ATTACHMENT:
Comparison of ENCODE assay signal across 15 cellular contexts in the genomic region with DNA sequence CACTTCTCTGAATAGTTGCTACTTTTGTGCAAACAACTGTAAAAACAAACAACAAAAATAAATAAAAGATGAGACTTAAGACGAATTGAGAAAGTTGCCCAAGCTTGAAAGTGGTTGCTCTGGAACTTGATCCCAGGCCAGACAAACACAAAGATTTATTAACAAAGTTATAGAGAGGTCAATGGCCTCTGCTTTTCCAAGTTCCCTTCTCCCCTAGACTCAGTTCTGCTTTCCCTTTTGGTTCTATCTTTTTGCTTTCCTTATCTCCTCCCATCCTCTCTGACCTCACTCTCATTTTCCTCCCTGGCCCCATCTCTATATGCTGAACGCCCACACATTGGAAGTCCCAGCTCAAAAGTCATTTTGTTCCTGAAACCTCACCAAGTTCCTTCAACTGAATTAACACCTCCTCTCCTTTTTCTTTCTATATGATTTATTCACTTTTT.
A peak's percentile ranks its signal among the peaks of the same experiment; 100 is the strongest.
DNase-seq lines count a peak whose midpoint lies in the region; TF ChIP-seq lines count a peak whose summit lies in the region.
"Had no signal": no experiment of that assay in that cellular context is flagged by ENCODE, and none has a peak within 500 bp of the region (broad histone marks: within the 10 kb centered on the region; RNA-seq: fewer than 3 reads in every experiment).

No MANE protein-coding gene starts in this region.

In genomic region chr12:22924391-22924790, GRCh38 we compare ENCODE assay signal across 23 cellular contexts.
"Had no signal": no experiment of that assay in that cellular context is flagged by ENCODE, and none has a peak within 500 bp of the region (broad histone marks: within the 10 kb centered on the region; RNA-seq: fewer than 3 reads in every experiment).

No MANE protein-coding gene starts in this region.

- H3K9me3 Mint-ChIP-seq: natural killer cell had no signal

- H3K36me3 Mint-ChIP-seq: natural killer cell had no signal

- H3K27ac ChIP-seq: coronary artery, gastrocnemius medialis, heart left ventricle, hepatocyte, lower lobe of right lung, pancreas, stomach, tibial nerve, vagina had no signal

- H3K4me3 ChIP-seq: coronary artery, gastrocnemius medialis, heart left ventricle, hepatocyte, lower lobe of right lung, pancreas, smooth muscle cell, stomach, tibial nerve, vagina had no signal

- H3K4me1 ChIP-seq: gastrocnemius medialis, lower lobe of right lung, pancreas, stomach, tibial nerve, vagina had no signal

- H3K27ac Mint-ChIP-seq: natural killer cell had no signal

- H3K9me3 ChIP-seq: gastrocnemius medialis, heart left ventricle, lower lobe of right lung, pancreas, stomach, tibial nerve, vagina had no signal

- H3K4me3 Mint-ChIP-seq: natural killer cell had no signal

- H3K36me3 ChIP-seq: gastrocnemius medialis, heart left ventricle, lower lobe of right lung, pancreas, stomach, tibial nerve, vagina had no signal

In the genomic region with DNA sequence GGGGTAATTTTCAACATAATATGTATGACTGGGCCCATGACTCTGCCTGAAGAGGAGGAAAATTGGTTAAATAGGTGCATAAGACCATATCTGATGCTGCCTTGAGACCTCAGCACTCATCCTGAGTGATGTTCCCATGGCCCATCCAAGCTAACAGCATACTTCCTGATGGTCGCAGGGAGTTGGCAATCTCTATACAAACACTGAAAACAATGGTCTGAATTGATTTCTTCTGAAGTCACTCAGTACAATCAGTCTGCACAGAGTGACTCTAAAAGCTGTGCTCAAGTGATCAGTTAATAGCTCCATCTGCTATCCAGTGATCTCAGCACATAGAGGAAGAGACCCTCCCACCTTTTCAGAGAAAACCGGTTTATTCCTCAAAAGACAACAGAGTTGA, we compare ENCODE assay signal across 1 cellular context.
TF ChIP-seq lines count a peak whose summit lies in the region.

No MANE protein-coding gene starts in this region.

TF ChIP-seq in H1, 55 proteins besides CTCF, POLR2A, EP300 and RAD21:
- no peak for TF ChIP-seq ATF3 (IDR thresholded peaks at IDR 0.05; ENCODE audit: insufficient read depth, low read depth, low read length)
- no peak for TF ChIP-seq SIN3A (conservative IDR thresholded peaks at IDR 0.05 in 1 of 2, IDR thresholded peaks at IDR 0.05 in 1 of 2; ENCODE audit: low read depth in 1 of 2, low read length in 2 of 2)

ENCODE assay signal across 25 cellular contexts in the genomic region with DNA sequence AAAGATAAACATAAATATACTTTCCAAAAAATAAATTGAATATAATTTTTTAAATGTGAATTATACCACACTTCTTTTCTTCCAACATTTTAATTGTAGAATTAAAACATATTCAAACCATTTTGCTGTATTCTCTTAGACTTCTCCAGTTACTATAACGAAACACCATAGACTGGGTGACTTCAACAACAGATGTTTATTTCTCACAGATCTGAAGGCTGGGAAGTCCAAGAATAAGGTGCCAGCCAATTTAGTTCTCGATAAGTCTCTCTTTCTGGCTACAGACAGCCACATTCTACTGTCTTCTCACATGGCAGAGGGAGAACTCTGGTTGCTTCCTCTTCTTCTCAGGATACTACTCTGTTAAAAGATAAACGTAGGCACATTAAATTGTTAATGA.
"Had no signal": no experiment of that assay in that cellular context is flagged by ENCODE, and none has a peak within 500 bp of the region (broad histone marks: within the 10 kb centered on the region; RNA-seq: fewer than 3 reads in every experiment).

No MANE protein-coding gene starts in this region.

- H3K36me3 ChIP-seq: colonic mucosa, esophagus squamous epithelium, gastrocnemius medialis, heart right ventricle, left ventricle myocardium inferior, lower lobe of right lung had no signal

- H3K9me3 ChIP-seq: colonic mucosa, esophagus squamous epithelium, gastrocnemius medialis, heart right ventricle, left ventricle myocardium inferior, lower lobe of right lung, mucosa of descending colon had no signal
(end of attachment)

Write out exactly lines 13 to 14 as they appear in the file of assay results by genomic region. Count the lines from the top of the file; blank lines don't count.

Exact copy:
- H3K4me1 ChIP-seq: gastrocnemius medialis, lower lobe of right lung, pancreas, stomach, tibial nerve, vagina had no signal

- H3K27ac Mint-ChIP-seq: natural killer cell had no signal